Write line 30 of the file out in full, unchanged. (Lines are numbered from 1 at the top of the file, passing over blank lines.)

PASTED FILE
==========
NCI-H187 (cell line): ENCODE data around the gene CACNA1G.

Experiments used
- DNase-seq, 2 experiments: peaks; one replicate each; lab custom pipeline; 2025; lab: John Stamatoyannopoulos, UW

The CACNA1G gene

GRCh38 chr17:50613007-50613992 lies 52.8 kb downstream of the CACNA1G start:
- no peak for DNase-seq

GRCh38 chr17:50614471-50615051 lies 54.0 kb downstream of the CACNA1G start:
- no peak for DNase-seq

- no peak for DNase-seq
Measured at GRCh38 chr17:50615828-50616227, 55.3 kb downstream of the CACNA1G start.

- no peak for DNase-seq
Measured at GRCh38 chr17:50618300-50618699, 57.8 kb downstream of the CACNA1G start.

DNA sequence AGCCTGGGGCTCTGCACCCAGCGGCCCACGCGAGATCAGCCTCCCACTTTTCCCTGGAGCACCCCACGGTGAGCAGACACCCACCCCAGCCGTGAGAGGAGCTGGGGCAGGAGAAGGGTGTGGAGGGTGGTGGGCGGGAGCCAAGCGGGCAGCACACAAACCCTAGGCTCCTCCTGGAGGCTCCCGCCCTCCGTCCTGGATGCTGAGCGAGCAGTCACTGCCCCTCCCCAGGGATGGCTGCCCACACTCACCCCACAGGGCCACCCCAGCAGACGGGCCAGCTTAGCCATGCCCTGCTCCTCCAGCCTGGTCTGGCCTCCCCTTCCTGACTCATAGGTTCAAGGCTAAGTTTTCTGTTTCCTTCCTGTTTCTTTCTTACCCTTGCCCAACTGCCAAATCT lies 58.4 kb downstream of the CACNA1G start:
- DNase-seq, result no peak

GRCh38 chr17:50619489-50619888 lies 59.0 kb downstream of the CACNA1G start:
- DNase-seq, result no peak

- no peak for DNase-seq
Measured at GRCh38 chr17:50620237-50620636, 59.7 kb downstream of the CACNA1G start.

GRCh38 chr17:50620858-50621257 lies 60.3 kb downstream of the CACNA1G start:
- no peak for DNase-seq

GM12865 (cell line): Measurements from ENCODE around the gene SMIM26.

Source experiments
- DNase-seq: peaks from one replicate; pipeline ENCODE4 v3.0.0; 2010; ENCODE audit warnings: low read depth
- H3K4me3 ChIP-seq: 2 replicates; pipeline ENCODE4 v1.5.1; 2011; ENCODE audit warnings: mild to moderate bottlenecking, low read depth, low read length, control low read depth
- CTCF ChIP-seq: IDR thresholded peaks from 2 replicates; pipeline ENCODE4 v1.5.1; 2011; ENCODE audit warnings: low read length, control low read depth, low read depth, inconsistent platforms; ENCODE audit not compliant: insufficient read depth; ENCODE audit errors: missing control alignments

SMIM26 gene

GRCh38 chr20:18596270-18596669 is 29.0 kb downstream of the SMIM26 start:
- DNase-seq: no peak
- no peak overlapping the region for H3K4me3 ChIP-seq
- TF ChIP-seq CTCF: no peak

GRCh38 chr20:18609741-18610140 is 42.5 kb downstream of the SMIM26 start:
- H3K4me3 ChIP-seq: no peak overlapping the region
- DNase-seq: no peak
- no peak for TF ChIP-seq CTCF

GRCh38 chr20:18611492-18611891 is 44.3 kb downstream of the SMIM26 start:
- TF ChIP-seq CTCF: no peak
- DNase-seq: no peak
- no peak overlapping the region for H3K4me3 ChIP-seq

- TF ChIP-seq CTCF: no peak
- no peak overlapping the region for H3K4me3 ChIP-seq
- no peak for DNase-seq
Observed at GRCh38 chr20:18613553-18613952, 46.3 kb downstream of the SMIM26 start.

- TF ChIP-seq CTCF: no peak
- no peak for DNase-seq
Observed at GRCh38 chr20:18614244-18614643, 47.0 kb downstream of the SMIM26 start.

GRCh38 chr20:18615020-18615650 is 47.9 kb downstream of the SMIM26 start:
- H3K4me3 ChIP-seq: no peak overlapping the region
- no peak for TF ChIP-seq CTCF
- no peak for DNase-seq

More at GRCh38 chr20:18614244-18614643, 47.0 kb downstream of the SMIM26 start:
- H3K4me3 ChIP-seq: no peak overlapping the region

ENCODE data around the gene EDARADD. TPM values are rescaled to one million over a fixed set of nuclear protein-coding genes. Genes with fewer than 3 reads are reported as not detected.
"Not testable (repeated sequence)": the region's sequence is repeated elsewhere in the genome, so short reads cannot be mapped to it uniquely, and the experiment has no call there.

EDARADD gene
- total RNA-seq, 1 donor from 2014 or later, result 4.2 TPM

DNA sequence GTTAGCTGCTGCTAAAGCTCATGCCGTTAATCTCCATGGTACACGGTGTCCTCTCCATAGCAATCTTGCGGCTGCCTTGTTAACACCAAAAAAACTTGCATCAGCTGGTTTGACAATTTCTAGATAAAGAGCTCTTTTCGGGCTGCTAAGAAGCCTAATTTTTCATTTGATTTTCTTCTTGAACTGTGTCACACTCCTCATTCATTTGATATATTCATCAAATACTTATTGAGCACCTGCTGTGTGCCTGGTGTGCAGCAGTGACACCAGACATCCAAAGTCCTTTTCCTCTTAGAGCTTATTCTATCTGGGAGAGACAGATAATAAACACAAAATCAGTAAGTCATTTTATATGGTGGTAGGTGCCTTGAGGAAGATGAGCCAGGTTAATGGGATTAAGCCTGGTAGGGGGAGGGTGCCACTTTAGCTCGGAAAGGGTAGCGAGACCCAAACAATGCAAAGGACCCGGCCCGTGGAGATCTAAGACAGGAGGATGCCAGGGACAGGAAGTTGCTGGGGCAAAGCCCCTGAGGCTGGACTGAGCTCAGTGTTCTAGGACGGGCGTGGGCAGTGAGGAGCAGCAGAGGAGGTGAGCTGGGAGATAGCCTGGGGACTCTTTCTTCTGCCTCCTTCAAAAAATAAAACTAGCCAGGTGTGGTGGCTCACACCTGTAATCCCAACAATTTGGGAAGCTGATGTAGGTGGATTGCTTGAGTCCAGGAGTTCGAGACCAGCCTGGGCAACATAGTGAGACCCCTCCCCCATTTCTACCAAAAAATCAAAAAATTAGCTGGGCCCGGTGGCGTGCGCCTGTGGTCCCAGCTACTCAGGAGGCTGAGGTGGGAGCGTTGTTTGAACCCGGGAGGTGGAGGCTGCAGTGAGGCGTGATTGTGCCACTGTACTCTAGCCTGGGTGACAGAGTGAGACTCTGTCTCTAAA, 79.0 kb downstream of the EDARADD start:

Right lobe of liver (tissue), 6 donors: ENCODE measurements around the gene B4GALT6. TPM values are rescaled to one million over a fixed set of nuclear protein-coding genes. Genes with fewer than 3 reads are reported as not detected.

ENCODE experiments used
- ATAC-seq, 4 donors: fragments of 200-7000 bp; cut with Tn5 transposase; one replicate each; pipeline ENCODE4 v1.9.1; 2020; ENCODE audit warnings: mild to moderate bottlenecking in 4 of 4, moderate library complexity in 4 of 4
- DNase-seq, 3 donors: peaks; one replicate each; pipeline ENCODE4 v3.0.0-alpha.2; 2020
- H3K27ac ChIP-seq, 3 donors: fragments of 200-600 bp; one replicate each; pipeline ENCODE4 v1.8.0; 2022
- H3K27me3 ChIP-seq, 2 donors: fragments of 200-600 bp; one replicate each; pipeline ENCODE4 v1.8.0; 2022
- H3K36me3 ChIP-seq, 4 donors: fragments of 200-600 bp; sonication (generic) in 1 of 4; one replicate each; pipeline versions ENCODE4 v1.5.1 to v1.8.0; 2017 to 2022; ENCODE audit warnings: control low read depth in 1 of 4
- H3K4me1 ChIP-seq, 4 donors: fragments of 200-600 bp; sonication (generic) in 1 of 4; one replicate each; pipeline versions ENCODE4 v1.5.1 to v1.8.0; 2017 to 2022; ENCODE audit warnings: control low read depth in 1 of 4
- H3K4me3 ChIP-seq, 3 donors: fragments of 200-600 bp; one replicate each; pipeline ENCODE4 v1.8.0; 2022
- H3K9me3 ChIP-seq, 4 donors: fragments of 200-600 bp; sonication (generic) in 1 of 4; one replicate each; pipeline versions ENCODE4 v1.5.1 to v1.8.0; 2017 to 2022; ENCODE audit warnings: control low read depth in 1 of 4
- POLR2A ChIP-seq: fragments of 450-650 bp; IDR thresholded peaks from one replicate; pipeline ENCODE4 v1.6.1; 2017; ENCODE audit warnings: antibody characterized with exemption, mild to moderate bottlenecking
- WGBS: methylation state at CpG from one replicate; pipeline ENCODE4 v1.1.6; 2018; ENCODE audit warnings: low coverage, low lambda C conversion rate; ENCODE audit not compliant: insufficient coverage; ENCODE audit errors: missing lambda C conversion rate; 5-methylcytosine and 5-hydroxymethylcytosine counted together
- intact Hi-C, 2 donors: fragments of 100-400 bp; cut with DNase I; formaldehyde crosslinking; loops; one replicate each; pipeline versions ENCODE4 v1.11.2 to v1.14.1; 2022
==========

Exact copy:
- TF ChIP-seq CTCF: no peak